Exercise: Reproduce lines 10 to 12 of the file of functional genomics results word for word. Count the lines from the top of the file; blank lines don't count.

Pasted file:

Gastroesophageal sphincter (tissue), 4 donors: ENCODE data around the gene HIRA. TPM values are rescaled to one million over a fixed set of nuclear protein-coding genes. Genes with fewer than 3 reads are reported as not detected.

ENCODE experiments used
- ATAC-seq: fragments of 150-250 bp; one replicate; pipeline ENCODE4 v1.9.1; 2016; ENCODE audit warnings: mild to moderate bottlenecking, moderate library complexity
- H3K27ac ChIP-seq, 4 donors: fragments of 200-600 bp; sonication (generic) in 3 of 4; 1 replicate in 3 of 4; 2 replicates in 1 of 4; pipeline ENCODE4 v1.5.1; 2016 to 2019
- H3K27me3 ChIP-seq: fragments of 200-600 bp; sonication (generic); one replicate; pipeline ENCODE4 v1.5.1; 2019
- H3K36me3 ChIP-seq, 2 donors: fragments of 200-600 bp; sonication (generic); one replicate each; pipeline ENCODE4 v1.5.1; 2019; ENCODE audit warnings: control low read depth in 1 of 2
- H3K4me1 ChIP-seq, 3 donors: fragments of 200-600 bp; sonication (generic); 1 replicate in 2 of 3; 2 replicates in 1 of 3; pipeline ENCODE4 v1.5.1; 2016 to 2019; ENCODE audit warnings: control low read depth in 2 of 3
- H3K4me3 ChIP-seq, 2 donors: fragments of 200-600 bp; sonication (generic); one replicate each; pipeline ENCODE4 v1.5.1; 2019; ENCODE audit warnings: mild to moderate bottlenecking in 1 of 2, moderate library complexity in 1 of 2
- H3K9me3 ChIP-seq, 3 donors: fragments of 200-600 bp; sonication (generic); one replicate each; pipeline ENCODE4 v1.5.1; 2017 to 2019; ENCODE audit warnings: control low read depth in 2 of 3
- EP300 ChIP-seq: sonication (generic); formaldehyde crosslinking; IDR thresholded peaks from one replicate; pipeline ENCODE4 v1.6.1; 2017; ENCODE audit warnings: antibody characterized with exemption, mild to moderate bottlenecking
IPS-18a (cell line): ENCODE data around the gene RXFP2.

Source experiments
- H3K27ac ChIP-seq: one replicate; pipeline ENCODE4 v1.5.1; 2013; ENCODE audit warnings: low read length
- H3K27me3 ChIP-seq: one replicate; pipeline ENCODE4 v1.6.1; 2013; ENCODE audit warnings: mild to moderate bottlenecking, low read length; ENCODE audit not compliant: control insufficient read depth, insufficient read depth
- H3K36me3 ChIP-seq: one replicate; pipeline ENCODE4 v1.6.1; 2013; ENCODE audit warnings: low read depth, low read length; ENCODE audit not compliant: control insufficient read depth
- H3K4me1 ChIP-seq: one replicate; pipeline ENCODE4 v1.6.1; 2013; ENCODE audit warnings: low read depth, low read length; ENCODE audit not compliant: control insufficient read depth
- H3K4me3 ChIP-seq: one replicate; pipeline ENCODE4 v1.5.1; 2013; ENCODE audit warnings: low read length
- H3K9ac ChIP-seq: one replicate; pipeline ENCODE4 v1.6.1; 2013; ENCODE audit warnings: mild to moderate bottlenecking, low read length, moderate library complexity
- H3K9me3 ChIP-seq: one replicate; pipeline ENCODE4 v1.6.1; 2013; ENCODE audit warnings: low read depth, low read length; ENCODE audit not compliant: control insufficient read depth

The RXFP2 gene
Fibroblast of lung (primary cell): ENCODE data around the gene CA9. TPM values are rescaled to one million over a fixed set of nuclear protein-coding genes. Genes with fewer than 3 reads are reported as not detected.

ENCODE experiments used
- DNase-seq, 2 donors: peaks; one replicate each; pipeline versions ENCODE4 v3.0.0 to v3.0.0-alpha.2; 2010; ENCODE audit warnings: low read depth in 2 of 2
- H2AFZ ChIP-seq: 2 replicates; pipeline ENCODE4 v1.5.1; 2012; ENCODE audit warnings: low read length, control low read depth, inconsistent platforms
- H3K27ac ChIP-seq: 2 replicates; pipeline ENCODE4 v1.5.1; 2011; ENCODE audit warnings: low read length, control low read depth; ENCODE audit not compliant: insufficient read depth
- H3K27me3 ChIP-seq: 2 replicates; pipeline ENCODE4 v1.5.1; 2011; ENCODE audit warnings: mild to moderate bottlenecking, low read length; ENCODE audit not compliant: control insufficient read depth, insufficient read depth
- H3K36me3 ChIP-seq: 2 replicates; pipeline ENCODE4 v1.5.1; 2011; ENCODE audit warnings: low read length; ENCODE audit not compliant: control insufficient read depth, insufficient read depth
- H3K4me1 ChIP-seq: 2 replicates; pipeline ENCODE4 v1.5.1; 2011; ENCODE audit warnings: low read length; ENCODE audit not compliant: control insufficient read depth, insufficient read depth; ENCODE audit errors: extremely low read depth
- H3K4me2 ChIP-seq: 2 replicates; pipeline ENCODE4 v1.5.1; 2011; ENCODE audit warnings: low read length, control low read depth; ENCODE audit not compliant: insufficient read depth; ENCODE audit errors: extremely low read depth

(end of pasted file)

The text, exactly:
- EP300 ChIP-seq: sonication (generic); formaldehyde crosslinking; IDR thresholded peaks from one replicate; pipeline ENCODE4 v1.6.1; 2017; ENCODE audit warnings: antibody characterized with exemption, mild to moderate bottlenecking
IPS-18a (cell line): ENCODE data around the gene RXFP2.

Source experiments